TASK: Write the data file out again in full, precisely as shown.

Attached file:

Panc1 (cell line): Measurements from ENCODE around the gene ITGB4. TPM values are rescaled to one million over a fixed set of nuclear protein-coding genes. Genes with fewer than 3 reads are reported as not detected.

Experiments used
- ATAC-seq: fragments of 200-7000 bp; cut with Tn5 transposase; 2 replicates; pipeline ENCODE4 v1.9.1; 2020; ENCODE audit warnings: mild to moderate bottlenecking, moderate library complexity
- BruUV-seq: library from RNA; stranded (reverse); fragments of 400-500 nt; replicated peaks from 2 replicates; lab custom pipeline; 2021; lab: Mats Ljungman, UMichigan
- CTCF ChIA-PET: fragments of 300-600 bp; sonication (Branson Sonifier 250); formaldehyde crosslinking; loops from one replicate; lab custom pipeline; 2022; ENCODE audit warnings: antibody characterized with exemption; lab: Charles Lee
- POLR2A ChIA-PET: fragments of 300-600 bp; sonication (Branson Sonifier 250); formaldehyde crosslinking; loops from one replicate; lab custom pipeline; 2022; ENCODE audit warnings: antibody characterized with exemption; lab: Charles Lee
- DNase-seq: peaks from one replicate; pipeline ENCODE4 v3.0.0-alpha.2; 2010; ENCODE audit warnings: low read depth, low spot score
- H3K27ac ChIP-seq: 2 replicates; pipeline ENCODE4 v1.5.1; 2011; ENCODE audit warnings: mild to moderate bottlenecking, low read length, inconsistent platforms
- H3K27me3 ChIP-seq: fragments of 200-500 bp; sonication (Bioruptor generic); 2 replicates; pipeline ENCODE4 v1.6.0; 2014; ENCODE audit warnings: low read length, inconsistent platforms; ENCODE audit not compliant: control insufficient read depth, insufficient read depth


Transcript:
Panc1 (cell line): Measurements from ENCODE around the gene ITGB4. TPM values are rescaled to one million over a fixed set of nuclear protein-coding genes. Genes with fewer than 3 reads are reported as not detected.

Experiments used
- ATAC-seq: fragments of 200-7000 bp; cut with Tn5 transposase; 2 replicates; pipeline ENCODE4 v1.9.1; 2020; ENCODE audit warnings: mild to moderate bottlenecking, moderate library complexity
- BruUV-seq: library from RNA; stranded (reverse); fragments of 400-500 nt; replicated peaks from 2 replicates; lab custom pipeline; 2021; lab: Mats Ljungman, UMichigan
- CTCF ChIA-PET: fragments of 300-600 bp; sonication (Branson Sonifier 250); formaldehyde crosslinking; loops from one replicate; lab custom pipeline; 2022; ENCODE audit warnings: antibody characterized with exemption; lab: Charles Lee
- POLR2A ChIA-PET: fragments of 300-600 bp; sonication (Branson Sonifier 250); formaldehyde crosslinking; loops from one replicate; lab custom pipeline; 2022; ENCODE audit warnings: antibody characterized with exemption; lab: Charles Lee
- DNase-seq: peaks from one replicate; pipeline ENCODE4 v3.0.0-alpha.2; 2010; ENCODE audit warnings: low read depth, low spot score
- H3K27ac ChIP-seq: 2 replicates; pipeline ENCODE4 v1.5.1; 2011; ENCODE audit warnings: mild to moderate bottlenecking, low read length, inconsistent platforms
- H3K27me3 ChIP-seq: fragments of 200-500 bp; sonication (Bioruptor generic); 2 replicates; pipeline ENCODE4 v1.6.0; 2014; ENCODE audit warnings: low read length, inconsistent platforms; ENCODE audit not compliant: control insufficient read depth, insufficient read depth